Now here’s a hard one. Though, as I kept having to remind myself while wading through this album’s murky depths, if it had been easy, Thom Yorke—notably of Radiohead—wouldn’t have made it.
The record in question is “AMOK,” the debut record of Atoms for Peace, one of those supergroups that refuses to call itself a supergroup. The band takes its name both from a 1953 speech by President Eisenhower and a song title on Yorke’s 2006 album, “The Eraser.” The musicians that comprise the band were even commissioned to play Yorke’s solo material live, for which Atoms for Peace were originally billed as “Thom Yorke???” during Coachella in 2010.
This naming makes sense: “AMOK” sounds like a vanity project of Yorke, his ethereal whisper the cohesive element to the album’s otherwise frenetic electronic jumble. Normally, vanity projects represent the worst work of an artist looking for vindication outside a certain genre. In the hands of anyone but music’s greatest living crotchety-bastard legend, “AMOK” would be an album of pathetic excess. Instead, we get an impenetrable piece filled with jumbled beeps on a time signature even Battles would have a hard time keeping up with. My first bit of advice: listen to this with headphones in. The second bit: don’t expect a Radiohead album.
This is harder than it seems. The shuffle of “Default” sounds like a tripped-out version of the already tripped-out “In Rainbows” opener, “15 Step.” “Stuck Together Pieces” has a guitar jangle reminiscent of the soothing melody of “Reckoner.” And what ties it all together is Yorke’s voice, the angelic falsetto that every adolescent who’s ever felt marginalized has come to associate with solace in the face of alienation.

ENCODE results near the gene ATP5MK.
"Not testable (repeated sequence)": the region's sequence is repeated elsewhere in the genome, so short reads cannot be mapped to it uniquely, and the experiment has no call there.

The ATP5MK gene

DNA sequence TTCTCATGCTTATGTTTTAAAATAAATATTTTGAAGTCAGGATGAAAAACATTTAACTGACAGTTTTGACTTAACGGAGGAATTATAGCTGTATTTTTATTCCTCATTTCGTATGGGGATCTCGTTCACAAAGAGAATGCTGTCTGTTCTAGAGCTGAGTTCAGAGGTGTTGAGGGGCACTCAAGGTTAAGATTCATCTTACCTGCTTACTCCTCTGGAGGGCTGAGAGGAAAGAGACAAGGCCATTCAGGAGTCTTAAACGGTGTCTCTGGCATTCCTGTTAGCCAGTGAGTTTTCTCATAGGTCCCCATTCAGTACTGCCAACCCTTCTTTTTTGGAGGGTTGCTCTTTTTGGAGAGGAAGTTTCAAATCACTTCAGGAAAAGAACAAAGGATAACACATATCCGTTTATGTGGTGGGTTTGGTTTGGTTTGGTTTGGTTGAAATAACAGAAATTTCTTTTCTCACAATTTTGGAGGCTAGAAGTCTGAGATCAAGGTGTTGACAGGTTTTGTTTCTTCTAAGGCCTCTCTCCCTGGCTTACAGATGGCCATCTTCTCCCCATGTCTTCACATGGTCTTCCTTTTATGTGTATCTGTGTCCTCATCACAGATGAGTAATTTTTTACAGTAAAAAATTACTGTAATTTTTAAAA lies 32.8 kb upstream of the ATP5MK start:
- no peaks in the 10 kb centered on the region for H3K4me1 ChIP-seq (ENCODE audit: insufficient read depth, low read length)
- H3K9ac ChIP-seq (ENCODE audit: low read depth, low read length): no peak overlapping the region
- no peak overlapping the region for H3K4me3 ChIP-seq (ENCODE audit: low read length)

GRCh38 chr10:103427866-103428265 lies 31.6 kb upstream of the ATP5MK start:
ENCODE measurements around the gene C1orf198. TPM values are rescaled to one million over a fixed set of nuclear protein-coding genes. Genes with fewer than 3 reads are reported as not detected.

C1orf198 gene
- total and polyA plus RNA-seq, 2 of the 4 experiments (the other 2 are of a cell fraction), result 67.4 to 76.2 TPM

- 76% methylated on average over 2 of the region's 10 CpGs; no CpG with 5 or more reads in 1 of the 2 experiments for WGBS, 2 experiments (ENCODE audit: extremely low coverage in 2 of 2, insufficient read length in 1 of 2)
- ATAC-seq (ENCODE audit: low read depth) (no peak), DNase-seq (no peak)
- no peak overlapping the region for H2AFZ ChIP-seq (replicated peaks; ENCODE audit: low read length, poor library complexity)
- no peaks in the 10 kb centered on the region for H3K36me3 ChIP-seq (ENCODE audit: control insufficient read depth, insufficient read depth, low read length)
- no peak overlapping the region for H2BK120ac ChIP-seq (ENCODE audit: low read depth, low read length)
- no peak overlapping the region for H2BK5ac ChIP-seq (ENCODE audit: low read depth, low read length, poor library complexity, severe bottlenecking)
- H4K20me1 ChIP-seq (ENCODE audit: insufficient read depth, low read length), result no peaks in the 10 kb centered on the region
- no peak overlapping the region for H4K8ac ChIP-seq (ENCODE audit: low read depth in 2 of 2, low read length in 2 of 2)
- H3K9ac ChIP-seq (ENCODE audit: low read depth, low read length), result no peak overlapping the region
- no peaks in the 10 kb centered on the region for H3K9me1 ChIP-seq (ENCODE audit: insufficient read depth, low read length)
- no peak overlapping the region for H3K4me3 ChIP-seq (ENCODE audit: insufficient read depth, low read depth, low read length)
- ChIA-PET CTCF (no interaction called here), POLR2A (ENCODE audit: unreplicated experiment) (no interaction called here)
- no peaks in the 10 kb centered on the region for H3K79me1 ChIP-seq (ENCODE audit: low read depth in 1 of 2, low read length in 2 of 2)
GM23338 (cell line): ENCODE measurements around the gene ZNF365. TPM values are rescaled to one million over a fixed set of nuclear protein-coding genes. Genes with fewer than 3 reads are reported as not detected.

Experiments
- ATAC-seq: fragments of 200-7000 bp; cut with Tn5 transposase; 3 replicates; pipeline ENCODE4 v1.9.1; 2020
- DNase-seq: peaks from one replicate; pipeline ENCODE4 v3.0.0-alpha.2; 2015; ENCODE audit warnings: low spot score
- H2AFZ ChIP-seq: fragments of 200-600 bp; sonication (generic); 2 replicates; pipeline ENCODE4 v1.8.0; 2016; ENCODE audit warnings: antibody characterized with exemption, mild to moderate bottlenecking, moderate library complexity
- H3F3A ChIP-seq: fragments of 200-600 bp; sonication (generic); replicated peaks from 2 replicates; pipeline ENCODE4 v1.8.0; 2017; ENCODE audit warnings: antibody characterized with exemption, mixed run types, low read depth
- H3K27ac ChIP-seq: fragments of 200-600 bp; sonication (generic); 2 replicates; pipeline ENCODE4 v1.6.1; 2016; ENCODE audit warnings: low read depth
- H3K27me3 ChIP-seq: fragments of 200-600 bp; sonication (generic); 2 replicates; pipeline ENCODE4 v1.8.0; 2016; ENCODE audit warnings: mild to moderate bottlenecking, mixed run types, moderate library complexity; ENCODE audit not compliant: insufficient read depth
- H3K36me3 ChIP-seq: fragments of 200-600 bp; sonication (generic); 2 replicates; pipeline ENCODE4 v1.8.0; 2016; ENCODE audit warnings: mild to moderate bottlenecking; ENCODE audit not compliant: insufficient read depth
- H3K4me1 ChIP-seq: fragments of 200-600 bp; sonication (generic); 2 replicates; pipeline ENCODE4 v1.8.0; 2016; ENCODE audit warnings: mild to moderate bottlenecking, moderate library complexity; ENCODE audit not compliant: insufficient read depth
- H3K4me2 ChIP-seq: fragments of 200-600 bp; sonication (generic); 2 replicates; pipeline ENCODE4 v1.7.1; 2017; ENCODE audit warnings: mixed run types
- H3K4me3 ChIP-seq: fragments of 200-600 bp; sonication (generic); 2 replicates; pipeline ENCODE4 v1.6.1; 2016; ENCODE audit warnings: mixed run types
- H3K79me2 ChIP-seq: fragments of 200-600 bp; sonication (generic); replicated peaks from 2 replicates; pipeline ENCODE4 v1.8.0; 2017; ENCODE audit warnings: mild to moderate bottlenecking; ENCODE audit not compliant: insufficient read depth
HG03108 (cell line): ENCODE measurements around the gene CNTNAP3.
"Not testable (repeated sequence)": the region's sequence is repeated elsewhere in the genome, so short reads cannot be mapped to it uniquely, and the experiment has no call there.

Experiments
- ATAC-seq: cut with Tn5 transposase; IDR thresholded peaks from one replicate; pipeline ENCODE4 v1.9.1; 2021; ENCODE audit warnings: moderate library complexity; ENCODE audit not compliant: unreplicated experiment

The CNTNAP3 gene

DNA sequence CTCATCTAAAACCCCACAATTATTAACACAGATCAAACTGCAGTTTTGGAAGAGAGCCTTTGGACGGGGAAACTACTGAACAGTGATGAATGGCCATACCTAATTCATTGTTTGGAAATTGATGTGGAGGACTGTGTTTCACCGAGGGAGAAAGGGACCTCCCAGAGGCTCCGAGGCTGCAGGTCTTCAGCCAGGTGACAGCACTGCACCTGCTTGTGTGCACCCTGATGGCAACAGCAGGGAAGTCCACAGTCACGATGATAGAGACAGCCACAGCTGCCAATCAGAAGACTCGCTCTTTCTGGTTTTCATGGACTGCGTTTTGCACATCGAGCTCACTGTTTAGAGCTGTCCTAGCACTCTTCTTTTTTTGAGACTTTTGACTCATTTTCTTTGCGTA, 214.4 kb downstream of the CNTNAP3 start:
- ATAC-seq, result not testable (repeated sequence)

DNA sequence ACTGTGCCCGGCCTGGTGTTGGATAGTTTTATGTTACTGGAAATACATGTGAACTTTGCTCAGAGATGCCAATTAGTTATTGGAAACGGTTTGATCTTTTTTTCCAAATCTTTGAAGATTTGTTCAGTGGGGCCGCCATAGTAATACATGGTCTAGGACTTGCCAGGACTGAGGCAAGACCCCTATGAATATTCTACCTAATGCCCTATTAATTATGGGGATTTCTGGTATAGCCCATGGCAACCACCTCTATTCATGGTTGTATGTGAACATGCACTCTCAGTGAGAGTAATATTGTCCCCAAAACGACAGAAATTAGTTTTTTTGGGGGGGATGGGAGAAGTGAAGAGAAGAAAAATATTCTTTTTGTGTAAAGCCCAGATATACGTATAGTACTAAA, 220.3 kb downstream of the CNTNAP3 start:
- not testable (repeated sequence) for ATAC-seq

After all, “AMOK” is produced by Nigel Godrich, the wizard behind every Radiohead masterpiece since “OK Computer” and “The King of Limbs.” At its most self-indulgent, “AMOK” plays like the little brother of “TKOL” who has been listening to too much house music. The seething mass of layered vocals, muted hand claps, and electronic bloops gives the record a cold and inorganic feel with no easy entry points for listening (and without the “I-for-one-welcome-our-new-robot-overlords” despair of “Kid A,” either).
There are a lot of apt metaphors for the dense textures of “AMOK.” The band’s website ,from which I am streaming the album, for instance, features warped images of web pages having seizures against a black background, which could be a music video for the equally schizophrenic song “Unless.” I have half a mind to start the rumor that this music inspired Thom Yorke’s infamous marionette dance in “Lotus Flower.” Alternatively, one could describe “AMOK” as the melodic equivalent of Donnie’s ADD jabber from The Wild Thornberrys—voiced by none other than Flea, Atoms for Peace’s bassist.
This indeed might have been Flea’s greatest contribution. His funky basslines, which make any Red Hot Chili Pepper’s song instantly listenable, are all but absent on “AMOK.” I wanted to hear Flea play his version of “The National Anthem” or “I Might Be Wrong,” wielding his bass as only he knows how. But that would be too easy: Yorke hired Flea and then relegated him to the background to explore texture over riffs.
The result is an album that sounds like it was produced by a series of loops, not living, breathing members of Radiohead, the Red Hot Chili Peppers, and R.E.M. Yorke confounds our expectations again, making us reconsider what it means to be a band when you’re so on-tempo that you sound artificial. But Yorke has written songs that even as mechanized itches draw you back in for additional listens. “AMOK” is many things—but boring is not one of them.